This past week, I participated in the #ditchbook Twitter chat. Named after the book by Matt Miller (see on Amazon here), the chat focused on moving students from being consumers to creators and pushing teachers to be creators themselves, particularly when it comes to their own curriculum and resources. The teacher side of the discussion particularly challenges the traditional way of thinking of curriculum and resources in the classroom.
Many districts still spend time and money on traditional curriculum review cycles, which ultimately result in the purchase of some sort of textbook and related resources. The thing is, though teachers spent a fair amount of time and district money to choose the textbook, they are almost always dissatisfied with their purchase. But by then it’s too late; there’s not usually a return policy for a mass purchase of textbooks.
Then once the books arrive, teachers are always so excited because they think that this book might just be “the one;” the one-stop shop that allows them to just teach and not have to scramble putting together extra resources when the book doesn’t meet their students’ needs. Yet time after time, they eventually come to the same realization that they will still be hunting and gathering to get the job done.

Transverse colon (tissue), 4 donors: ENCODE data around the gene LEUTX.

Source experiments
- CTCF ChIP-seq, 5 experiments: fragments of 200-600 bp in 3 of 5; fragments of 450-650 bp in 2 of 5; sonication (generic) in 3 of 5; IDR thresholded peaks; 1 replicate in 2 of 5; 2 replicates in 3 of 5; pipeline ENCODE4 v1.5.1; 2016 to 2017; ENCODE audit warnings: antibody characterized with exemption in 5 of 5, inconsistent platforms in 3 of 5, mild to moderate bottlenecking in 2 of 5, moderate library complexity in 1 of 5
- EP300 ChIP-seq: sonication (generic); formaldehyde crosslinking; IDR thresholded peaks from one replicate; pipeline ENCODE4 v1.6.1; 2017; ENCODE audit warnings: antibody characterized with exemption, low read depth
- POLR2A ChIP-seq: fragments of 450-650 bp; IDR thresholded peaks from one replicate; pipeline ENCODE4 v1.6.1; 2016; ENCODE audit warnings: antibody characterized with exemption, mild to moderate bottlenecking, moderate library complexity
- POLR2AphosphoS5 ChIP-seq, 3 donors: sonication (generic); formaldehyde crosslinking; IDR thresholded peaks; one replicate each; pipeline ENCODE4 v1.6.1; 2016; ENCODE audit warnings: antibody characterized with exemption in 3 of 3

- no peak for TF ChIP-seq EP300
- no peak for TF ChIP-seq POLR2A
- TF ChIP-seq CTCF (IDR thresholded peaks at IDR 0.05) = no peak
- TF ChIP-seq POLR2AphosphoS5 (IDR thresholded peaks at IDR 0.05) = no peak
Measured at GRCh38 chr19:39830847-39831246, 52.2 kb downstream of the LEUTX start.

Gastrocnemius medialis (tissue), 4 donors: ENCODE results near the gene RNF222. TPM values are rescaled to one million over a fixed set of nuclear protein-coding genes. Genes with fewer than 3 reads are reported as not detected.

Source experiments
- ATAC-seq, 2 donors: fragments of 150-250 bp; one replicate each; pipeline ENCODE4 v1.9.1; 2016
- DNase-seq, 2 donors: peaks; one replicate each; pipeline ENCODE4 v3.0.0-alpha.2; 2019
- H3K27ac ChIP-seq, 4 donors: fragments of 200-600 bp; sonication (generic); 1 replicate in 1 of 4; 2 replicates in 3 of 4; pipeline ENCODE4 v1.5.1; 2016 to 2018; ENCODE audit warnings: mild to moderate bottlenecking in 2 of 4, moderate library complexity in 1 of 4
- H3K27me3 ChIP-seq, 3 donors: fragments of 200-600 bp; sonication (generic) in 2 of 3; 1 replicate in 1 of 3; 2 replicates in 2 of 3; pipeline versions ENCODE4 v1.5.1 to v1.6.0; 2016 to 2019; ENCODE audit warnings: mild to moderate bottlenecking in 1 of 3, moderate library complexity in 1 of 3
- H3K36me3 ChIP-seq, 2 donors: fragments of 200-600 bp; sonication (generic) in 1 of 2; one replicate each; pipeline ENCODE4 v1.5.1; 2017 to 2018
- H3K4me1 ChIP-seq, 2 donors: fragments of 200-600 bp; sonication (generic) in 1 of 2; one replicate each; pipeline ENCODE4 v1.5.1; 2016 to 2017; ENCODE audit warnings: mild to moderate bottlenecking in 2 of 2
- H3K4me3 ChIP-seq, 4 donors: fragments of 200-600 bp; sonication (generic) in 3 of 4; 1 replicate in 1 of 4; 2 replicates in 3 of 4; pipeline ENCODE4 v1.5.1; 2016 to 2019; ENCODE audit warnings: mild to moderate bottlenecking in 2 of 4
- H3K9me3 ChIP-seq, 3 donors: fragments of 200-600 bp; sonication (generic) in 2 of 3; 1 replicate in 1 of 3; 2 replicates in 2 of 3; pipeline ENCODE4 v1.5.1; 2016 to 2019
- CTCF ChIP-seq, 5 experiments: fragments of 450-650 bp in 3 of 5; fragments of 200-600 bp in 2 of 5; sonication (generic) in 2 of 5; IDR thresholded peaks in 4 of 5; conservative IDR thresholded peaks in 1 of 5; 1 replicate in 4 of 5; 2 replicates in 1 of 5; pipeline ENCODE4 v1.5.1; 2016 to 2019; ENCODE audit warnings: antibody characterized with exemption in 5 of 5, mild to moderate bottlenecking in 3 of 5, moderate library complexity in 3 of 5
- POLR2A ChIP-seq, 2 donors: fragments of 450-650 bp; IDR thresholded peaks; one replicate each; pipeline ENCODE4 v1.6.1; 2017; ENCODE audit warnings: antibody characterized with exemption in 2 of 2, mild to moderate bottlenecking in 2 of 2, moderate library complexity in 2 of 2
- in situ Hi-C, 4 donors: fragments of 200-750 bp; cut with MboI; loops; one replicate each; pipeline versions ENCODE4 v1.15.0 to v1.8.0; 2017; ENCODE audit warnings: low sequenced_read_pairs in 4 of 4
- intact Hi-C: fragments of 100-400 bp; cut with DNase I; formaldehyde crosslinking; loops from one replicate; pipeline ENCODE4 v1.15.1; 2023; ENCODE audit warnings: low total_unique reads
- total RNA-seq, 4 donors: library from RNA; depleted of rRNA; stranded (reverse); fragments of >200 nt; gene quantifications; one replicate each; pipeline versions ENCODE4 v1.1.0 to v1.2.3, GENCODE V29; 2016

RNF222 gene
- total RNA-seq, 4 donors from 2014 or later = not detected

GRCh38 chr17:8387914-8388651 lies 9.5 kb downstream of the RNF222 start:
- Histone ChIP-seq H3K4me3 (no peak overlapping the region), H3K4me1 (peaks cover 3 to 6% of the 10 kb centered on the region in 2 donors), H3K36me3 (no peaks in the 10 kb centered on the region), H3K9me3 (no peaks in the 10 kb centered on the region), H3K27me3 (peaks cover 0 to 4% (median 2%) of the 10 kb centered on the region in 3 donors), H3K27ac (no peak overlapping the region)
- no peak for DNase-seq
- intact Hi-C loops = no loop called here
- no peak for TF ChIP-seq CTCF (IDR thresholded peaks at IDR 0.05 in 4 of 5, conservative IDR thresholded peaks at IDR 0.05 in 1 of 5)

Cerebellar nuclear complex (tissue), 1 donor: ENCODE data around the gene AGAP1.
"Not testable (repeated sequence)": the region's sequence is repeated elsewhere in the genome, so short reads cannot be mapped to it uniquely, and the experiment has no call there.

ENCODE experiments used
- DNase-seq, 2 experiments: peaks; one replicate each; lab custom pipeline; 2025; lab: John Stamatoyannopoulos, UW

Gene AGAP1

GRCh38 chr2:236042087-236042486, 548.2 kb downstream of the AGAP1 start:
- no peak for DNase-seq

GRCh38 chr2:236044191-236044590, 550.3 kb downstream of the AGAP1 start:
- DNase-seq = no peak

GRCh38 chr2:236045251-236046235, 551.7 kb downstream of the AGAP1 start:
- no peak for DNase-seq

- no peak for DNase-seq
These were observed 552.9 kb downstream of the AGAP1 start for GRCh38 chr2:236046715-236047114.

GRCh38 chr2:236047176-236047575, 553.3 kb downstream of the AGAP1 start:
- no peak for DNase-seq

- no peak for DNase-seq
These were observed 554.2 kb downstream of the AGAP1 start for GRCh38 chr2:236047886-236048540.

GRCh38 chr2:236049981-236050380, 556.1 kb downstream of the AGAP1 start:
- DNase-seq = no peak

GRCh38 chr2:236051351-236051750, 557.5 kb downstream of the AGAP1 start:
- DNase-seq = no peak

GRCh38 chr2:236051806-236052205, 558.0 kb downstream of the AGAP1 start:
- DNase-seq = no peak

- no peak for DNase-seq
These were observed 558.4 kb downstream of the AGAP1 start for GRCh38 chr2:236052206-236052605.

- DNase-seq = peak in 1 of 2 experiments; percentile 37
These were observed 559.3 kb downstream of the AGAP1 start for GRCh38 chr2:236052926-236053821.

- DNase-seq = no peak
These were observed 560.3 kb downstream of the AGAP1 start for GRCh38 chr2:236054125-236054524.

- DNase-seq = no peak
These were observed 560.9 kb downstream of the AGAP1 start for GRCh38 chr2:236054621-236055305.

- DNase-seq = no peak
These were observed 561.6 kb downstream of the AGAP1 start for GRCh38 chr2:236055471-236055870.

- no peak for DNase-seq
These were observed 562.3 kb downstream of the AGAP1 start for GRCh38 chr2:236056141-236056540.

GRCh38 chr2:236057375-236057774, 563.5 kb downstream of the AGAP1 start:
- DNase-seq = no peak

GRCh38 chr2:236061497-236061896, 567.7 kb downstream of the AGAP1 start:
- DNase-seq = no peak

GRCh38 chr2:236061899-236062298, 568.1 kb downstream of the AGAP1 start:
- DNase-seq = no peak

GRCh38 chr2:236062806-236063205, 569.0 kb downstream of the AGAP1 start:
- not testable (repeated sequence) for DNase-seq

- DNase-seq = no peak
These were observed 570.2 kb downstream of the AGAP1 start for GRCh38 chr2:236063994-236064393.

So why do we keep doing this? If we have been buying textbooks for decades only to be continually disappointed, why haven’t we figured out that the only way to fix it is stop buying them? Even when some teachers are on board with not purchasing textbooks, districts often say no and force them to purchase them anyway.
One reason I hear from teachers who cling to textbooks is that it would take far too much time to curate or create all of the resources they’d need to teach their course. A fair point to some extent. But if you’re already scrounging for extra resources to fill in the gaps of a textbook, why not just start there to begin with? Start with the standards you are expected to teach and then select the best resources available to teach them.
Textbooks are boring. When was the last time anyone was at all excited about the content in a textbook? This is particularly true when I look at texts for English/Language Arts. I have yet to see a textbook that can remotely compete with the excitement of a good novel or short story. How on earth do we expect to create kids who are passionate about reading if all they ever get to read are the awful, canned stories from the textbooks? Why not teach using the latest YA novel that kids are raving about anyway?
On top of that, textbooks in some subjects, such as science, are virtually out of date the moment they’re printed. And since many district don’t purchase new texts for at least seven years, there could potentially be drastic changes to the information before a new purchase is made.